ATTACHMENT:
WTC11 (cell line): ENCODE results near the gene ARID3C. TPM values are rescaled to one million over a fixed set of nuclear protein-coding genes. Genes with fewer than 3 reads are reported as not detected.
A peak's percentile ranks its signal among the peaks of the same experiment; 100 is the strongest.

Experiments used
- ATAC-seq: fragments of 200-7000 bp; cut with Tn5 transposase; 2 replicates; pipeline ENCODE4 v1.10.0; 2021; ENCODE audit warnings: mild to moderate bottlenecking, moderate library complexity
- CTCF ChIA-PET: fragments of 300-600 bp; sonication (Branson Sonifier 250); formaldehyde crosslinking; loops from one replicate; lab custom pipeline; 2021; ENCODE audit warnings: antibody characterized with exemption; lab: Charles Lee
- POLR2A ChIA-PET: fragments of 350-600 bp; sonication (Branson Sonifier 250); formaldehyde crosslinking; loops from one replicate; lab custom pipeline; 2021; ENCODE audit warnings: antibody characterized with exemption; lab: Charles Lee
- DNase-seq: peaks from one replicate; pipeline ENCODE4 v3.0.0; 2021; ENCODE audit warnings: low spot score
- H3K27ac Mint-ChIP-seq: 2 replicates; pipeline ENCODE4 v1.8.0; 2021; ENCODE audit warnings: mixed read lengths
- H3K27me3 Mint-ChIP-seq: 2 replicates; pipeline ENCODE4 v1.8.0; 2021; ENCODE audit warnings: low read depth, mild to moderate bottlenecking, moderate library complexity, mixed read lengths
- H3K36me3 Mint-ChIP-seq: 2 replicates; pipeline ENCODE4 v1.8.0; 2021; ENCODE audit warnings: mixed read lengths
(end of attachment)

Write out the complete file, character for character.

WTC11 (cell line): ENCODE results near the gene ARID3C. TPM values are rescaled to one million over a fixed set of nuclear protein-coding genes. Genes with fewer than 3 reads are reported as not detected.
A peak's percentile ranks its signal among the peaks of the same experiment; 100 is the strongest.

Experiments used
- ATAC-seq: fragments of 200-7000 bp; cut with Tn5 transposase; 2 replicates; pipeline ENCODE4 v1.10.0; 2021; ENCODE audit warnings: mild to moderate bottlenecking, moderate library complexity
- CTCF ChIA-PET: fragments of 300-600 bp; sonication (Branson Sonifier 250); formaldehyde crosslinking; loops from one replicate; lab custom pipeline; 2021; ENCODE audit warnings: antibody characterized with exemption; lab: Charles Lee
- POLR2A ChIA-PET: fragments of 350-600 bp; sonication (Branson Sonifier 250); formaldehyde crosslinking; loops from one replicate; lab custom pipeline; 2021; ENCODE audit warnings: antibody characterized with exemption; lab: Charles Lee
- DNase-seq: peaks from one replicate; pipeline ENCODE4 v3.0.0; 2021; ENCODE audit warnings: low spot score
- H3K27ac Mint-ChIP-seq: 2 replicates; pipeline ENCODE4 v1.8.0; 2021; ENCODE audit warnings: mixed read lengths
- H3K27me3 Mint-ChIP-seq: 2 replicates; pipeline ENCODE4 v1.8.0; 2021; ENCODE audit warnings: low read depth, mild to moderate bottlenecking, moderate library complexity, mixed read lengths
- H3K36me3 Mint-ChIP-seq: 2 replicates; pipeline ENCODE4 v1.8.0; 2021; ENCODE audit warnings: mixed read lengths